A barbecue book is probably the last place you expect to see, and need, maps. But they are one of the wonderful and necessary elements of The South’s Best Butts. The first map of the Southeast shows the 12 states where Matt Moore found iconic barbecue joints. Not restaurants, but real joints. Those side-of-the-road places where you can discover sublime barbecue.

The second map helps you visualize the Five Mother Sauces of barbeque:

  • Vinegar along the Carolina Coasts
  • Mustard in the Western Carolinas
  • White in Northern Alabama
  • Black in Kentucky
  • Tomato Molasses in Kansas City

That’s the level of detail, and barbecue love, on display is this book. Matt begins with a chapter called Fuel=Flavor. It’s his intelligent survey of cooking techniques, noting that grilling is not smoking. And giving you the details on which woods to smoke with to achieve what intensity of flavor. You want to find an apple tree you can harvest. Nothing cooks like apple.

The second major chapter here is 140 pages devoted to those 12 barbecue joints. You meet the owners, learn some secrets and get a span of their recipes of pride. Not just meat, but the sides and sauces that make the food at these places particularly wonderful. There are thousands and thousands of barbecue spots dotting the Southeast. Many have good meat but not that many can give you a great meal: sauce, salad, sides, and of course dessert.

Dessert like Fried Banana Pudding. The bananas are peeled, dipped in flour, milk and vinegar, then fried. They go on the plate and are topped with banana pudding, whipped cream crushed vanilla wafers and chopped pecans. No, you probably won’t be eating this every night, but an annual sin seems quite possible.

You do have a dessert option here: Tennessee Whiskey Pie with Whiskey Whipped Cream and Easy Caramel Sauce. The choice is yours.

The 12 barbecue joints span a wonderful array of smoky ideas. The actual recipe for a butt can be quite simple, just a half dozen things. But those things will include a special rub or sauce. Or both. Those “secret” ingredients, honed for years, come with a particular balance of flavor that have won praise from the locals who flock to each of these eating establishments.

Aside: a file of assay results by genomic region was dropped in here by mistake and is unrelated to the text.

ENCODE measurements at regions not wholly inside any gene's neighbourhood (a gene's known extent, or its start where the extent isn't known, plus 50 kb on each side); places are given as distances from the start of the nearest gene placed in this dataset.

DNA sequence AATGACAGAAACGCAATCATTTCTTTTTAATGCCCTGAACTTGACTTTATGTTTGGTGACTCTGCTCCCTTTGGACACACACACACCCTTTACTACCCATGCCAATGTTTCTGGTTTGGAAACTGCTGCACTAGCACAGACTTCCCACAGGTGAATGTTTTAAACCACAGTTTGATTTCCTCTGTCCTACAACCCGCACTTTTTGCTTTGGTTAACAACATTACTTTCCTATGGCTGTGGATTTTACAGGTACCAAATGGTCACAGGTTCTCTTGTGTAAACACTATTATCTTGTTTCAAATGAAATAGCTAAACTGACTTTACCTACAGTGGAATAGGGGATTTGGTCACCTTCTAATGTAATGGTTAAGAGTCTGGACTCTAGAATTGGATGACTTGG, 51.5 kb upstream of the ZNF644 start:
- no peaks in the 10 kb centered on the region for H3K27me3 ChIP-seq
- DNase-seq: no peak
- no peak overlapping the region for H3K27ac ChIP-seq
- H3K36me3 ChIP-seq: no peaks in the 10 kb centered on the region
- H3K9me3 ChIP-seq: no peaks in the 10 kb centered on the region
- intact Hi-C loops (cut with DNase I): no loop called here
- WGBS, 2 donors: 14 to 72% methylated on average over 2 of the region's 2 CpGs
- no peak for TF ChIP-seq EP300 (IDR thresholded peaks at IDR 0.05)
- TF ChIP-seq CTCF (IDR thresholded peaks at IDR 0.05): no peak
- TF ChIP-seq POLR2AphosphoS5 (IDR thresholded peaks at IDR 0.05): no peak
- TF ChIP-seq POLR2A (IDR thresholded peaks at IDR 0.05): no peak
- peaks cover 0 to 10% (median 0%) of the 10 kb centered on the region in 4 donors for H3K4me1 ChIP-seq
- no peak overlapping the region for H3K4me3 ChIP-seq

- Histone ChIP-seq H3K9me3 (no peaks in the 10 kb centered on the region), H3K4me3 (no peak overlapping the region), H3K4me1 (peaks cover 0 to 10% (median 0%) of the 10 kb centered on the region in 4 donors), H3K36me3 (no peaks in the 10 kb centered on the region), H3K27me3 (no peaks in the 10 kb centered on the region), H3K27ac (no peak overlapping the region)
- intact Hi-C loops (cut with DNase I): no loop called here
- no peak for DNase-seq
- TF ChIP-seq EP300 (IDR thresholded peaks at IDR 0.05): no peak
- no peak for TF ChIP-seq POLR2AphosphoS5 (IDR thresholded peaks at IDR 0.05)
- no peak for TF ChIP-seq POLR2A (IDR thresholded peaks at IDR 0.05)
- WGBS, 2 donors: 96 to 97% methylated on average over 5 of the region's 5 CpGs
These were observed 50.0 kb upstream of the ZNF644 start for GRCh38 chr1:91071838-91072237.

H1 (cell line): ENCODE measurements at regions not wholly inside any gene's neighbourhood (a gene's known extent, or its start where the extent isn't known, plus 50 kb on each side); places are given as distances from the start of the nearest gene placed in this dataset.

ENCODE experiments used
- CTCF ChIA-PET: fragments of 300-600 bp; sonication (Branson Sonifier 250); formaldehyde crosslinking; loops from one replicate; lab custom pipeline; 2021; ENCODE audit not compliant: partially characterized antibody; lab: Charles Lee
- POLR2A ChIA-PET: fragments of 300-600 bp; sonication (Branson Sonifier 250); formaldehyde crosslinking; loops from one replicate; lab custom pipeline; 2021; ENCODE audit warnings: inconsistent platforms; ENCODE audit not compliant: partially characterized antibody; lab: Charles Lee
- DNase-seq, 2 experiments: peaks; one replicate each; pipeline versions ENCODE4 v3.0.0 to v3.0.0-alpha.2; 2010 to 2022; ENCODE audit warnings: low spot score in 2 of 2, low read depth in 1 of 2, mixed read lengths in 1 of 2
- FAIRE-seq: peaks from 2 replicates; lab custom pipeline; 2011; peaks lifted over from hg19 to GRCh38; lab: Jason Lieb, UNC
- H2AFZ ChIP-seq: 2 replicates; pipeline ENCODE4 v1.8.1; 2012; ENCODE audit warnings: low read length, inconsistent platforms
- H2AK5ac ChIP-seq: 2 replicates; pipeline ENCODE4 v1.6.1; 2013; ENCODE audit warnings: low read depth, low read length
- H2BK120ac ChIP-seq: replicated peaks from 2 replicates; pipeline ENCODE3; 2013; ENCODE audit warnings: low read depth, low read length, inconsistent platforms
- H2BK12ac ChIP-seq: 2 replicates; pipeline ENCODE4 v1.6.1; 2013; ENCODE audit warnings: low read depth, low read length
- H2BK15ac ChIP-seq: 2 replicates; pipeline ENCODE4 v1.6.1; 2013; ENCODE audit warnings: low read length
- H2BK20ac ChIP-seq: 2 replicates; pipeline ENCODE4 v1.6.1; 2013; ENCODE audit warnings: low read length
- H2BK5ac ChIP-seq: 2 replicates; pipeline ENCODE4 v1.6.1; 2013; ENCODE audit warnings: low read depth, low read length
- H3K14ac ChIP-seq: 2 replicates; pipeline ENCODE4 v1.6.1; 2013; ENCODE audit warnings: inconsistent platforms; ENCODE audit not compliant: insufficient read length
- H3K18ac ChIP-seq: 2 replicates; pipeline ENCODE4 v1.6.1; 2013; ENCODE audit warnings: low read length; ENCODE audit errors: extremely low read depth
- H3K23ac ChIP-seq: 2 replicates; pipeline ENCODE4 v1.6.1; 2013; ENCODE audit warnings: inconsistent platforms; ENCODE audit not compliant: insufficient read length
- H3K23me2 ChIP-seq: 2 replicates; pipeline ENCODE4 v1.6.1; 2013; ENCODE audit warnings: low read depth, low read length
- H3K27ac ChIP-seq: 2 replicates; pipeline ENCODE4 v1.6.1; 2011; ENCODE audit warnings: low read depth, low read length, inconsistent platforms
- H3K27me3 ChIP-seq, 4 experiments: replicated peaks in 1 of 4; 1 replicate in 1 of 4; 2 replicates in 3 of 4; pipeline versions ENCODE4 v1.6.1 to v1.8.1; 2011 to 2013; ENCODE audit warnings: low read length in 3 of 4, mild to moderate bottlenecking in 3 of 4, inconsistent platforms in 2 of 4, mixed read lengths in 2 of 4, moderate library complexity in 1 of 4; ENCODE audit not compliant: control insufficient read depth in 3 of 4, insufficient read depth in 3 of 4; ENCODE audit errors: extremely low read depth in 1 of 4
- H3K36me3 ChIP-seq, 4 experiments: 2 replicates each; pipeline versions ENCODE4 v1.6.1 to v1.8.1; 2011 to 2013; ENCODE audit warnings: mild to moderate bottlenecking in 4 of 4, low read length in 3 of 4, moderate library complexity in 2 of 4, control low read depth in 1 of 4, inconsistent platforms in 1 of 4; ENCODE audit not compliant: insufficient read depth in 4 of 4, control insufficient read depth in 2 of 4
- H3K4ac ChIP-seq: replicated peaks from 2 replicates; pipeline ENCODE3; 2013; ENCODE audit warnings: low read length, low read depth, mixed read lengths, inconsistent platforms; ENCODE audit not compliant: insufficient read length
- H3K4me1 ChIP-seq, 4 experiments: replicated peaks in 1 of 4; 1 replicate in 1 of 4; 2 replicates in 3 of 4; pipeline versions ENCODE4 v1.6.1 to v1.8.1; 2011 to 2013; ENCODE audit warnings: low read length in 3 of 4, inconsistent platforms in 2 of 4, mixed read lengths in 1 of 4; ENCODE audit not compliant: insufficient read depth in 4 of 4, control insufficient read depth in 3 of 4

You probably have all the ingredients you need for a great rub or sauce in your kitchen already but it is the proportions you need and they are here, recipe by recipe. It is too easy to overdo the garlic powder.

The third chapter in the book, All the Trimmings, addresses that need to upscale your barbecue. Here Matt offers his own recipes for the items you need to make your barbecue a royal meal:

Starters: Rosemary Salt and Vinegar Chips, Texas Caviar Deviled Eggs, Cowboy Nachos with Brisket

Sidekicks: Spicy Okra Fries, Herbed Cucumber and Tomato Salad, Creamy Dill Slaw with Sour Cream and Mayonnaise

Main Dish Alternatives to Straight Barbecue: Chicken Brunswick Stew, Pork Belly Tonkatsu Ramen, BBQ Spaghetti from Memphis, Barbeque Pot Pie with Cheese Grits Crust

Sweet Things [yes, more desserts]: Caramel Blondie Bourbon Pecan Apple Pie with Apple Cider Caramel Sauce, Ultimate Chocolate Pie, Grilled Banana Splits

The simplest things in this book are some of the rubs and sauces. Just a couple of ingredients in some cases, but the right ingredients in the right amount. The full dish recipes are, well, often over the top. The Apple Pie with caramel and blondie cake and crust and bourbon and pecans, now that’s not your ordinary dessert at all.

Many of us think of barbecue as a special family weekend outing, an activity where we put our full focus and attention to the whole meal. The rest of the world can go away as we tend to the fire and the flames. That’s a great way to change the pace of life, to truly enjoy life. The South’s Best Butts is a noble guide to enjoyment and satisfaction.

Apple wood. You do want some apple wood.